Relationship between reach and stack?- Mtbr.com

# Thread: Relationship between reach and stack?

1. ## Relationship between reach and stack?

I've heard people discussing how stack relates to reach, but never heard an explanation. When people say reach is connected to stack, what exactly do they mean? When I think about that, it seems like a lower stack would pull you forward more, therefore feeling like a longer reach, whereas a higher stack would do the opposite, feeling like a shorter reach. Is that accurate or am I off track? Does that mean that a bike with the same reach but higher stack will feel shorter and vice versa?

2. Reach is X and stack is Y in Cartesian coordinates. It can't get much simpler than that.

3. Originally Posted by Lone Rager
Reach is X and stack is Y in Cartesian coordinates. It can't get much simpler than that.
I understand that, but Cartesian coordinates don't answer the decreased or increased reach question.

4. stack and reach just give you a point in space, in referanceto you're frame or where you start, assuming your seat.
You can't change the stack or the reach if yu are talking about the frame, which people often are. If you know what works for you, then it makes looking at frame geo easier to match what you like.
But then there is stack and reach of your bars, this you can change. As mentioned above it's all to do wit geometry (not geometry of the frame) or s it trigiometry, whatever.
Because your headtube is at an angle, putting spacers or a higher rise stem, not only raises the bars (stack) it also due to the angle brings them back closer to you (reach). Putting a longer stem on increase the reach, but also increases the stack (assuming positive angle stem)... going shorter does the opposite.

or some crap like that.

5. I think I get what you're asking.

I've come to think that the thing that matters the most is the position of my torso. Whether my hands move further away or down with respect to the saddle, I'm going to have to lean forward more. So yeah, you can make fine adjustments to how roomy your cockpit feels and how your bike balances by moving your stem up or down.

I do think there are some independent effects of reach and stack as well. Too long a reach feels crappy rolling off rocks and things, even if I'm using a high stack. Too tall a stack feels really weird when I'm really putting out the power on a smooth surface, like the road.

Basically, think of your torso in your preferred riding position and your arms comfortably bent. You can swing your arms through an arc and your hands will trace a bunch of positions where your handlebars can be. But since most of us do put a little weight on our hands when we ride and ride from a few different positions, the number of good places for one's handlebars is a lot smaller.

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6. They are related but I don't think you can effectively substitute one for the other. You have to dial each to fit you personally.

Fwiw, a higher stack with a given reach, means a longer bike because of the HTA.

7. Stack height hasn't been much of an issue until long travel 29ers came about. If you're like me and have short legs, you'll struggle with bikes that have a high stack height.

8. OP, as said Reach and Stack are idependant, as long as you run your stem slammed right ontop of the headset or the same number of spacers below it/rise stem/rise bar, but once you start messing with spacers under the stem, stem/bar rise then you can start altering the effective Reach. Effectively if you add spacers under your stem because your frames Stack is too low for you, you then effectively shorten the Reach because the HA is sloping backwards and therefor moving your ste/bar combo anywhere up, also effectively moves it back.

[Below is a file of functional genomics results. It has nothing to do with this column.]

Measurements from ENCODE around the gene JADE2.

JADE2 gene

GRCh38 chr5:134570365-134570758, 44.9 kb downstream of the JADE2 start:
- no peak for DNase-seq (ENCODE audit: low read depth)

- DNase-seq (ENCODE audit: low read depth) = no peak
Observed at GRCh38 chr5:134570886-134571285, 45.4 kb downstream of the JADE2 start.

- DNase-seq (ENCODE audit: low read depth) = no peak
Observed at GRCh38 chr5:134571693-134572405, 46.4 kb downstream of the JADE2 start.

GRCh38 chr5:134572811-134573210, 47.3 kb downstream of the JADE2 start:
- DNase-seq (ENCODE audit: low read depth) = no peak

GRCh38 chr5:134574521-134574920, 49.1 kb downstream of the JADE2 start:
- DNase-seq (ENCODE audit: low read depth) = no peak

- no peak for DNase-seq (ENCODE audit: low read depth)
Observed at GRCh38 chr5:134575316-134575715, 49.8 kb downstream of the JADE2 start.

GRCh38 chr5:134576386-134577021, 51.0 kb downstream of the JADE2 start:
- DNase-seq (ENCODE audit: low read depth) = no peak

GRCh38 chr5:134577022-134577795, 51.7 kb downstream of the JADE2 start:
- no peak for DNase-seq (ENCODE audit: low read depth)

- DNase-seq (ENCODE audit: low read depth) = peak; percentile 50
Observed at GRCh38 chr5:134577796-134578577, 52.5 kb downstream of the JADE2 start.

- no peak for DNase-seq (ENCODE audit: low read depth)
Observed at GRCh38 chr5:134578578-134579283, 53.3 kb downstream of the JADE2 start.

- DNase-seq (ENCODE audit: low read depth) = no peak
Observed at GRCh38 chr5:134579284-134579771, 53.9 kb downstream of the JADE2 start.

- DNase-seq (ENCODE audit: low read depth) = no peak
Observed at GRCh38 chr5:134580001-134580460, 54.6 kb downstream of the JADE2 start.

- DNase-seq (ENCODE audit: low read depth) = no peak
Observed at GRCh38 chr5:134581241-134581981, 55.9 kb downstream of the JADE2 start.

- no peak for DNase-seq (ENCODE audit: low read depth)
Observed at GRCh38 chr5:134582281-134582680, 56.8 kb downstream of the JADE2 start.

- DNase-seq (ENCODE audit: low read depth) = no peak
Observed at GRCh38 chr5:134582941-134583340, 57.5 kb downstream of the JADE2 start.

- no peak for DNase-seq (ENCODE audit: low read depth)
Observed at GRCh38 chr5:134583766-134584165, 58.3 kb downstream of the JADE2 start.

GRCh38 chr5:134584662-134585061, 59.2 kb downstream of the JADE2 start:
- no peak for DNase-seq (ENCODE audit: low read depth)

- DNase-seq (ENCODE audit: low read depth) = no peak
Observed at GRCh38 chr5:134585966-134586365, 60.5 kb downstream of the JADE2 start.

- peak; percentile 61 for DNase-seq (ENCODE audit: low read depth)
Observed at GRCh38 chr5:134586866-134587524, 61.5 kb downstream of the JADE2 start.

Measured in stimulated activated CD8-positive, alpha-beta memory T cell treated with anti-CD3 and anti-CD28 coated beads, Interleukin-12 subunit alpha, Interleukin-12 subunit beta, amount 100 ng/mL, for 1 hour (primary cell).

So say you were looking at 2 "identical" geo frames Reach wise, but one had a lower stack, but you needed the higher stack, then you would need to add spacers under your stem and/or a rise stem and/or bar on the lower stack frame, which would then have lesser reach thereby making them not really equal geo wise for you, only someone who would run the bar in the same place on either.

9. Originally Posted by 06HokieMTB
Stack height hasn't been much of an issue until long travel 29ers came about. If you're like me and have short legs, you'll struggle with bikes that have a high stack height.
I think a lot of people struggled to get their handlebars high enough in the past. Now too, though I think it's less bad.

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10. At 5'9.5" and a short inseam too much stack and not enough reach is a big issue when it comes to choosing a bike. In my next bike I want at least 450mm reach and 605mm or less stack. 450mm or less seat tube so I can fit a decent dropper as well. I general I still think reach is too short, stack too high, and seat tubes too long on a majority of frames. Tall riders are going to have other fit issues.

11. I tend to think of the upper body in terms of the triangle formed by the handlebar/seat/shoulders. The bottom side of the triangle is tilted at some angle (hands higher or lower than the seat). While reach and stack are related, they're really issues that should be considered separately (i.e. figure out how stretched out you need to be and then how upright you would like to be). You can compensate for stack and reach with a little trig and a stem (within limits). What works best is almost entirely individual to you and your style of riding.

12. Originally Posted by LyNx
OP, as said Reach and Stack are idependant, as long as you run your stem slammed right ontop of the headset or the same number of spacers below it/rise stem/rise bar, but once you start messing with spacers under the stem, stem/bar rise then you can start altering the effective Reach. Effectively if you add spacers under your stem because your frames Stack is too low for you, you then effectively shorten the Reach because the HA is sloping backwards and therefor moving your ste/bar combo anywhere up, also effectively moves it back.
So say you were looking at 2 "identical" geo frames Reach wise, but one had a lower stack, but you needed the higher stack, then you would need to add spacers under your stem and/or a rise stem and/or bar on the lower stack frame, which would then have lesser reach thereby making them not really equal geo wise for you, only someone who would run the bar in the same place on either.
Finally, someone who gets it!

To put it another way, here's why stack is not the same as adding or subtracting spacers under a stem:

Adding stack to a frame's geometry moves the front end directly upward, but spacers move along the steerer, which isn't vertical - it's on the axis of the head-tube angle. If you have a 66° head-tube angle, for example, raising the stem 10 mm will also shorten the reach by 4.1 mm.

As LyNx said, a frame with a "long" reach with a low stack is a lot shorter than you think, while a frame with a modest reach and a towering stack is probably a very long bike.

13. Originally Posted by AndrwSwitch
I think a lot of people struggled to get their handlebars high enough in the past. Now too, though I think it's less bad.